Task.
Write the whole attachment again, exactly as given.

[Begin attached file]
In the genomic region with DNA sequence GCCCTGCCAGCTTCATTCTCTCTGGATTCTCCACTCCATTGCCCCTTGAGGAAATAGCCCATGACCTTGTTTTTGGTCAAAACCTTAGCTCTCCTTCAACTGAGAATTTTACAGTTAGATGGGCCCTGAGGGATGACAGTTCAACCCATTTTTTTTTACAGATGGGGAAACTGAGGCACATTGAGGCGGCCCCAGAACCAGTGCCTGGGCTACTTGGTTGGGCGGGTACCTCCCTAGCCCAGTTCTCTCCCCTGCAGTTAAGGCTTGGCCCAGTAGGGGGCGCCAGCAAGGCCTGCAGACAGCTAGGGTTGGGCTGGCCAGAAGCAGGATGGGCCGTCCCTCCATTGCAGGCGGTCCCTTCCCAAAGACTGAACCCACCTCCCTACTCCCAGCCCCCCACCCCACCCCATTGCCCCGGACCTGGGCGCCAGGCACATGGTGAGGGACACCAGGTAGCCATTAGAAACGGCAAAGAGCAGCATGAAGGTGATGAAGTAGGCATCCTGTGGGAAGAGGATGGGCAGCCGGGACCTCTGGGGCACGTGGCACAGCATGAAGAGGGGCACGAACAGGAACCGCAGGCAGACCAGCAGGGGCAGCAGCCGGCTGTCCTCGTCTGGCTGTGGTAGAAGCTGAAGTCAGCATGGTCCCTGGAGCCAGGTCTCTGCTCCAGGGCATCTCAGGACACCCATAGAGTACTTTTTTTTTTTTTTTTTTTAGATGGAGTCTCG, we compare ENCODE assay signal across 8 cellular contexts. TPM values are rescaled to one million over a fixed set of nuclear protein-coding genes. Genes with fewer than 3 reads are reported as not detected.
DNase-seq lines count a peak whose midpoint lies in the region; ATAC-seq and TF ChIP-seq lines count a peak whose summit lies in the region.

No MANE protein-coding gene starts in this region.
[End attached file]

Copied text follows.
In the genomic region with DNA sequence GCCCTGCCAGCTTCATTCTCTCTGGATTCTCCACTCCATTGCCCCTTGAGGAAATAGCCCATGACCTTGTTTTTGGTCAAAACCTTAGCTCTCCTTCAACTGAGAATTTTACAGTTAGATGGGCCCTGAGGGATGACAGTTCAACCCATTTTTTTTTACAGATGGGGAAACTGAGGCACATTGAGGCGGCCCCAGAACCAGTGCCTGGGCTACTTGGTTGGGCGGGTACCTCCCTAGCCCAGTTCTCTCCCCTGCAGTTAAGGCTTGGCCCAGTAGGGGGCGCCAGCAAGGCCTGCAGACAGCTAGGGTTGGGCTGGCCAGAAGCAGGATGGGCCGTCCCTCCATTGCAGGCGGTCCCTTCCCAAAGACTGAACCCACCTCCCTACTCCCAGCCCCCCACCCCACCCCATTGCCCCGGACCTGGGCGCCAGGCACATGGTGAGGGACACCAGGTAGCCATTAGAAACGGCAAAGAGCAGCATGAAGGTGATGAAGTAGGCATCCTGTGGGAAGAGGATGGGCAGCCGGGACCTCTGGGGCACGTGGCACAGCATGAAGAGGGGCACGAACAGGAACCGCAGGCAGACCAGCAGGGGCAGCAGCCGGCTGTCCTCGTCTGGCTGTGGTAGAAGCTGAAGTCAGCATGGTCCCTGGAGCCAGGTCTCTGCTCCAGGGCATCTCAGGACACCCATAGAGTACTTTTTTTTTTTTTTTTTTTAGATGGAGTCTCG, we compare ENCODE assay signal across 8 cellular contexts. TPM values are rescaled to one million over a fixed set of nuclear protein-coding genes. Genes with fewer than 3 reads are reported as not detected.
DNase-seq lines count a peak whose midpoint lies in the region; ATAC-seq and TF ChIP-seq lines count a peak whose summit lies in the region.

No MANE protein-coding gene starts in this region.